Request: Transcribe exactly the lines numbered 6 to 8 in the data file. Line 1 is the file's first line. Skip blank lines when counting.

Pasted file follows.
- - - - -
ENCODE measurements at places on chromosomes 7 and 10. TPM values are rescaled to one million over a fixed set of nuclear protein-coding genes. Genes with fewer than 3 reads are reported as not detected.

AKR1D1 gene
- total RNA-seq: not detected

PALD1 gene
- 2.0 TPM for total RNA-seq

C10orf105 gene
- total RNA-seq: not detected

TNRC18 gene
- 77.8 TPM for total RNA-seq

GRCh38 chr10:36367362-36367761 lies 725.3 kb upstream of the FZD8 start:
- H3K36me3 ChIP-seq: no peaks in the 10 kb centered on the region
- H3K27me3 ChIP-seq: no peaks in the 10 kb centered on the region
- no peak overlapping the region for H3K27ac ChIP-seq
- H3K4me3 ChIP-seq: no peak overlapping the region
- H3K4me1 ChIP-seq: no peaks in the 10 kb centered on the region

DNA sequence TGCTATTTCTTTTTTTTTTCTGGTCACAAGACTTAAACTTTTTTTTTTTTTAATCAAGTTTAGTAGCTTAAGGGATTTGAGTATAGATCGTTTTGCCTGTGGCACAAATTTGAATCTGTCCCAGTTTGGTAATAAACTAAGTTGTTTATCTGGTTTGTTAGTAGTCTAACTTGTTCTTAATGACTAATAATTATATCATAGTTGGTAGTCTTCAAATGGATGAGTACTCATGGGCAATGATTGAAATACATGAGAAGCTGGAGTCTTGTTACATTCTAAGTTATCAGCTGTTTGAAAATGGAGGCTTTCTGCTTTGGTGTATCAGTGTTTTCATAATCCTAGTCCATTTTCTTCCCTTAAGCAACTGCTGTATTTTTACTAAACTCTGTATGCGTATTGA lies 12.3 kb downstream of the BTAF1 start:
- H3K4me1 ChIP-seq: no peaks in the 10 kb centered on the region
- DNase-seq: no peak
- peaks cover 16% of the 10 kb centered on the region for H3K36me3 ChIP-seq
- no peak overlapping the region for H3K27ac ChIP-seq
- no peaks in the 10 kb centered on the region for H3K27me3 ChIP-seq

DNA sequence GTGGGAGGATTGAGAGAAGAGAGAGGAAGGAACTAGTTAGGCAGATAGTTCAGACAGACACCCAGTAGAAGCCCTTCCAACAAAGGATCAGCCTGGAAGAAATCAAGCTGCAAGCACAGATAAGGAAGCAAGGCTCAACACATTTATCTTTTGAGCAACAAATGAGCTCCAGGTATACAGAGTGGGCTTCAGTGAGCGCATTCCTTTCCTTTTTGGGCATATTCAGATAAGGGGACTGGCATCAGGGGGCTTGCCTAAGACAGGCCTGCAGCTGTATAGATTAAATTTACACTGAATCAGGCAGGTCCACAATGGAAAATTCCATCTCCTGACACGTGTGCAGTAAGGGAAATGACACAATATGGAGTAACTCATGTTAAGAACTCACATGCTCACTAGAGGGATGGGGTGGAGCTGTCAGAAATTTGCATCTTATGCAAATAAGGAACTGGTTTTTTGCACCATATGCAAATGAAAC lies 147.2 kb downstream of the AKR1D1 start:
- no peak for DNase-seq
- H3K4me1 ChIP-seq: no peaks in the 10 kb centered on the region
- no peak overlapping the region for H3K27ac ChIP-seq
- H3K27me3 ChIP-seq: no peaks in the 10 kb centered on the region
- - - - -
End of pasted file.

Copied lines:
C10orf105 gene
- total RNA-seq: not detected

TNRC18 gene